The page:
DARPA Funds a Pilot
As the LDRD project began to wind down at the end of FY 2015, the team, which under the leadership of Jay had expanded to include UC Berkeley scientists, began to cast around for the next tranche of funding. The Defense Advanced Research Projects Agency (DARPA) had been running its Living Foundries program, which aimed to streamline genetic engineering, and it was ready to build larger scale biofoundries.
DARPA was looking for a way to rapidly access different parts of biochemical space.
The Berkeley Lab team and its industry partners Amyris, Agilent, and Lockheed Martin worked together to submit a proposal to DARPA. The Lab had substantial relevant experience, and Amyris, one of the industry partners, was already a participant in a DARPA Living Foundry project. Recognizing these advantages, DARPA awarded the team a $1.5 million grant for a six-month Phase 1 project to develop a blueprint for a biomanufacturing platform dubbed the Berkeley Open BioFoundry (BOB).
So far, so good. The work continued to progress. And then the unthinkable happened. DARPA did not select the team for Phase 2, which would create the biofoundry itself.
“We were really distraught and disappointed,” said Nathan. “While we could speculate, we didn’t really understand why we weren’t selected. It was additionally perplexing that some of our industry partners put together a new team (without us) with similar ideas, and got the funding from DARPA.”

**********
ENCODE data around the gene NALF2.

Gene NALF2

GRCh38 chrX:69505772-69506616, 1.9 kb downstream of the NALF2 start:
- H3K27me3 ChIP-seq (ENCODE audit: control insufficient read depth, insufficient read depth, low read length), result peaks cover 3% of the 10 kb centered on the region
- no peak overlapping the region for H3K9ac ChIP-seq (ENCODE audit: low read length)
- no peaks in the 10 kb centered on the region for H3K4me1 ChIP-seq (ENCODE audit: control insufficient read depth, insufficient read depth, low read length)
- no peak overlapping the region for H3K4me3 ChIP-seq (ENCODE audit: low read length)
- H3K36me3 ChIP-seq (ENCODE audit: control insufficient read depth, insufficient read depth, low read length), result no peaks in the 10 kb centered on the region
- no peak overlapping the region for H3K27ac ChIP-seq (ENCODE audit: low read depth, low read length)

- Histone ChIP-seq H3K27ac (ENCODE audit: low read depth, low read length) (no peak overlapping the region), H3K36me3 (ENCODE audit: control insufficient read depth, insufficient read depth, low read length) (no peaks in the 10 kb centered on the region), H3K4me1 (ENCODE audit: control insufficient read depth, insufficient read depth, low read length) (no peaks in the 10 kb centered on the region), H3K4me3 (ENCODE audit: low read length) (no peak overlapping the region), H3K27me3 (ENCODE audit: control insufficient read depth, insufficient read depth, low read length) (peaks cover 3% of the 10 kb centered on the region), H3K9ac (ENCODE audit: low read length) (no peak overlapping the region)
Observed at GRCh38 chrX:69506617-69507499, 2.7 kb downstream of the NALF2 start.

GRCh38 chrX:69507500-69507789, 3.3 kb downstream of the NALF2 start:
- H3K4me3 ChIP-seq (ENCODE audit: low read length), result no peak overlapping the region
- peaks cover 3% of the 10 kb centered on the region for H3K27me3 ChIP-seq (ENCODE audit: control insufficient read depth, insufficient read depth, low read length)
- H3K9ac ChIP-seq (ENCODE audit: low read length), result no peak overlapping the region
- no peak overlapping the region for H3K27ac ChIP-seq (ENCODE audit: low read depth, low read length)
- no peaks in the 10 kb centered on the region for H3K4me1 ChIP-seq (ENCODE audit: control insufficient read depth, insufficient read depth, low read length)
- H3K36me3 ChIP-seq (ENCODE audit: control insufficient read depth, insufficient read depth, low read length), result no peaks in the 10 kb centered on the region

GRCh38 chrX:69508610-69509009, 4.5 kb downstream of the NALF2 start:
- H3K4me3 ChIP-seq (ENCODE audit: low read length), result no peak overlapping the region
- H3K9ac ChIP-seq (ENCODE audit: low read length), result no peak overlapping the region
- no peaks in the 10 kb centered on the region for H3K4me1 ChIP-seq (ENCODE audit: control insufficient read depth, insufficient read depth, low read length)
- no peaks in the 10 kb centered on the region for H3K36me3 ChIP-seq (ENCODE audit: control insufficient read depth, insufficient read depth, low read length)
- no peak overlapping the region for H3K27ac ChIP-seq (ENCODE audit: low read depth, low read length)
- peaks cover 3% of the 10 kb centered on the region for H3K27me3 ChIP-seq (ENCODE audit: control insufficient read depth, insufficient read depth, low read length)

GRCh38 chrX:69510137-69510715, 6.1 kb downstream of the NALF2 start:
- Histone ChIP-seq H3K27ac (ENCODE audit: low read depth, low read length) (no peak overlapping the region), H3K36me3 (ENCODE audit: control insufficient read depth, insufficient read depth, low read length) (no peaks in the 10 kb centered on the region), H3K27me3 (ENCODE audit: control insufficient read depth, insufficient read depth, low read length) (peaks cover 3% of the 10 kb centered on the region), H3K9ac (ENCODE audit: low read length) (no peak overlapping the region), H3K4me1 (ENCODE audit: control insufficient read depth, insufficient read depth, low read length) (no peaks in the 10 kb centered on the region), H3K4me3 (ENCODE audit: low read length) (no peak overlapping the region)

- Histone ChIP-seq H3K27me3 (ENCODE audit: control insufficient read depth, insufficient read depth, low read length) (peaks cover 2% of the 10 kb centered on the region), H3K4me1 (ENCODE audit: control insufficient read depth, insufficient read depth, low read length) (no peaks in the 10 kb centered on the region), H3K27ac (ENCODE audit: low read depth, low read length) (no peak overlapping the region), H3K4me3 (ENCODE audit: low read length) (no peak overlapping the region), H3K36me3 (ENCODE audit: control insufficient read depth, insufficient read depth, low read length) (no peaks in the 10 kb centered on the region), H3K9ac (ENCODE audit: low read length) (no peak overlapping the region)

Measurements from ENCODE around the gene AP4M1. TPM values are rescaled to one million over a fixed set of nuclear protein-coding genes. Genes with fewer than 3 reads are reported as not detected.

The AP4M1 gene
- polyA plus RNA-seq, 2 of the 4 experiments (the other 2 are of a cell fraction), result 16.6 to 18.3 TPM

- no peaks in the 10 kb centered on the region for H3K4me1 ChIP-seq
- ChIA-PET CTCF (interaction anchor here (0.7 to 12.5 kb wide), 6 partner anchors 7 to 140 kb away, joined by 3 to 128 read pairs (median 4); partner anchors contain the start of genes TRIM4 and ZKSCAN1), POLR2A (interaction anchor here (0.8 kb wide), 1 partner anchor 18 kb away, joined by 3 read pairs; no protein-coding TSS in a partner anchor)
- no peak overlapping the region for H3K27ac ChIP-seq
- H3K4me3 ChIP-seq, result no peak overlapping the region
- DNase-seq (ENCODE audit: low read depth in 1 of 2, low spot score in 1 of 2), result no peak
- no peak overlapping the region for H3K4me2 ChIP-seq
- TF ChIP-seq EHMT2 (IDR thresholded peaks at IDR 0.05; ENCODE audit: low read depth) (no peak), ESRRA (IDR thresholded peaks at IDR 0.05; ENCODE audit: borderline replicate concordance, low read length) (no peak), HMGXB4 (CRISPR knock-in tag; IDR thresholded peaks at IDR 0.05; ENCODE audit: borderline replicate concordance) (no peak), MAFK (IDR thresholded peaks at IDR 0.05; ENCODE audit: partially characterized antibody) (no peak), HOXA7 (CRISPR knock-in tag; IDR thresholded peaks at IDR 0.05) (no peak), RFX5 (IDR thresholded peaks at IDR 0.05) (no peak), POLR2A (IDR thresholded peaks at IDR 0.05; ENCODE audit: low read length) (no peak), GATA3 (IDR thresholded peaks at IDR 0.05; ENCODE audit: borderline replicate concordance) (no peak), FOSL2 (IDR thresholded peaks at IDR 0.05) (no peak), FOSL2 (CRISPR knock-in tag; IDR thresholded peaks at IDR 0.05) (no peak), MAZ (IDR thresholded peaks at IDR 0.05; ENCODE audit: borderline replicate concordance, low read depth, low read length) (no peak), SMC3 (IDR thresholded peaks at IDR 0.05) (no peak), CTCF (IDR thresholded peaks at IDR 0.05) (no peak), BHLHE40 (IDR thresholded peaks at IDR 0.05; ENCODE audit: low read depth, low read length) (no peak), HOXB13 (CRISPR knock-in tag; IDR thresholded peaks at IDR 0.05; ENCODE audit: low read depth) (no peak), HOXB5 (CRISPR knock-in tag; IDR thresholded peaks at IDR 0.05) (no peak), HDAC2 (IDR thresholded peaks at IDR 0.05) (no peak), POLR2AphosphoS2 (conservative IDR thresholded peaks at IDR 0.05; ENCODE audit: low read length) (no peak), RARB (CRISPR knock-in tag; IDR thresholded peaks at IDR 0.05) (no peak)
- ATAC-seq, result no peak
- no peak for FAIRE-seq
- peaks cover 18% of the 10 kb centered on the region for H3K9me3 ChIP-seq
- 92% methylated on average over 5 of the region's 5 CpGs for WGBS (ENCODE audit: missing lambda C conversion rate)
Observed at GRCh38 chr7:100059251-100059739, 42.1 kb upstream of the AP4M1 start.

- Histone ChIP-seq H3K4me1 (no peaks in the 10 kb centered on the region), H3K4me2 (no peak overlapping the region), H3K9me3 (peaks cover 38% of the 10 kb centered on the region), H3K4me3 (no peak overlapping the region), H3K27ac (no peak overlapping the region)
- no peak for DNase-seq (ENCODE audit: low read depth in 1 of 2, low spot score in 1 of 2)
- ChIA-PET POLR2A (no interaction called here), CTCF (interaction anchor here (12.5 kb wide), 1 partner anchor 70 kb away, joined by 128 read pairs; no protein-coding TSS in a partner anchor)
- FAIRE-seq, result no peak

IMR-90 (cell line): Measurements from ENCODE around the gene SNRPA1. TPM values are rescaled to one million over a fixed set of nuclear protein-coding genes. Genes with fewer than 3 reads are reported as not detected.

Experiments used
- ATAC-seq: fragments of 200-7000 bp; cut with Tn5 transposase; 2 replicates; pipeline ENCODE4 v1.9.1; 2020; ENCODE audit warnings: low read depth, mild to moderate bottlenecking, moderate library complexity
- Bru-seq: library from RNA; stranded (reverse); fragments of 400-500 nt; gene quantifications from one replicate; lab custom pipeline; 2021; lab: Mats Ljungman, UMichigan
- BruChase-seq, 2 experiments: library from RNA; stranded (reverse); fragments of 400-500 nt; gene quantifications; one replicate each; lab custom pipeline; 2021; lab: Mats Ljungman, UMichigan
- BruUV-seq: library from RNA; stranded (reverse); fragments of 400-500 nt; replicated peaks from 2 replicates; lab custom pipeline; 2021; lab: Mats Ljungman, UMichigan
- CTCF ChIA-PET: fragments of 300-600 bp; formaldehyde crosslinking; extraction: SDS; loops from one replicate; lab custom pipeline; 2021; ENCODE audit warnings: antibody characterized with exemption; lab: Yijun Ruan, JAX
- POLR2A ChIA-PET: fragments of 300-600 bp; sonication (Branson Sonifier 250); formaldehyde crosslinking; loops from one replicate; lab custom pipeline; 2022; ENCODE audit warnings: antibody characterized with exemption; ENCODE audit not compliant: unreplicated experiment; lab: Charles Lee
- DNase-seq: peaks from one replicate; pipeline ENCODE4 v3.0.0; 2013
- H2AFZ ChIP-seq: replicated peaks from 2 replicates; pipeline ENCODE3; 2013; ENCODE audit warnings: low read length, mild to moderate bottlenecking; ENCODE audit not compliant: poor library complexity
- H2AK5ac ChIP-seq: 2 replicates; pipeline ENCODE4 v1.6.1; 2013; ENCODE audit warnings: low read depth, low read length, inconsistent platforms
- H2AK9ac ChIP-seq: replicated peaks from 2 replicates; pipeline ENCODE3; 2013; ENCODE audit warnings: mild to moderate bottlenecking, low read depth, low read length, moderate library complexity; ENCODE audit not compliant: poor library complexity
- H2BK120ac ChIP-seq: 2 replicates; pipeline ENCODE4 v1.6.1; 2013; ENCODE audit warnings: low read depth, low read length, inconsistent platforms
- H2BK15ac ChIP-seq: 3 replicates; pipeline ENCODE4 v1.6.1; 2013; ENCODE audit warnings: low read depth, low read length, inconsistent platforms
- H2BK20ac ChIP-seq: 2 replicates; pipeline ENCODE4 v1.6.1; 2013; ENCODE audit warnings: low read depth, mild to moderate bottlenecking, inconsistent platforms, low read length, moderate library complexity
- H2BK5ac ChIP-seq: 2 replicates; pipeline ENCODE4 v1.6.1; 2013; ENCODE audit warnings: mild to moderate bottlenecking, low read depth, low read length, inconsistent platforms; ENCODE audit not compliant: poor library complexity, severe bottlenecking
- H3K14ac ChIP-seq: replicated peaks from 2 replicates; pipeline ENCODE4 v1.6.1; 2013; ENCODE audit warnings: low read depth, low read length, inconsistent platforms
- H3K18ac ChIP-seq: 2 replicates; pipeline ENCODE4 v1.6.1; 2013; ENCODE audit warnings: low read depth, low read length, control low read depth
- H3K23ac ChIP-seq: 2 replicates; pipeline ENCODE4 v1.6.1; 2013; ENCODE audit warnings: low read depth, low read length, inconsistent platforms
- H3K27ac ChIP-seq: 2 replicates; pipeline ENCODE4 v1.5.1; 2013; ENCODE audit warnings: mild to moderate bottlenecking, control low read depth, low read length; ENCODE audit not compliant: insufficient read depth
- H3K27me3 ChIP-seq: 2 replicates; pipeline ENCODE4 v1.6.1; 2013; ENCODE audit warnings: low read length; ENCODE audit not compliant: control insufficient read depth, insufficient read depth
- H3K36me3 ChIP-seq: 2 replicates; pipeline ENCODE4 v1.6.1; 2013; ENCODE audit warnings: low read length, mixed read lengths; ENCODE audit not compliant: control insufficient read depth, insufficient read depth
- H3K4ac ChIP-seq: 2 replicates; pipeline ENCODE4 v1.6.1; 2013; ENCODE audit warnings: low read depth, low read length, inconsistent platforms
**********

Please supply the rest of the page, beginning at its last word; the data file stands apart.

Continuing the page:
As the team recovered from this setback, Robin Johnston, then Deputy Chief Technology Transfer Officer at the Lab’s Intellectual Property Office, encouraged the team members to participate in the NSF’s Innovation Corps (I-CORPS) program hosted at the Haas Business School. Katy Christiansen, who had been involved in program development and strategy, Nathan, and Vivek formed a team to explore the “product market fit” for a future biomanufacturing institute through the program. That summer of 2015, they tested the institute’s value proposition with more than 100 companies, funding agencies, and academics.
“It was a lot of work—a full time job on top of our regular full time jobs,” said Nathan. “But it allowed us to document the strong demand for a biomanufacturing institute.”
And then the stars started to align. Beginning in 2014, Jay, Mary, and Blake Simmons, Chief Science and Technology Officer at JBEI, had already been talking about biomanufacturing to the Department of Energy’s Office of Energy Efficiency & Renewable Energy (EERE) and the Bioenergy Technologies Office (BETO). The idea came up at both the 2015 EERE National Lab Working Group and was then selected to be part of the formal slate of presentations made at the DOE Big Ideas Summit, where Blake teamed with Jay Fitzgerald, a Program Manager at BETO, to spearhead the development of the BioFoundry concept with the other partner National Labs and presented the concept to DOE leadership.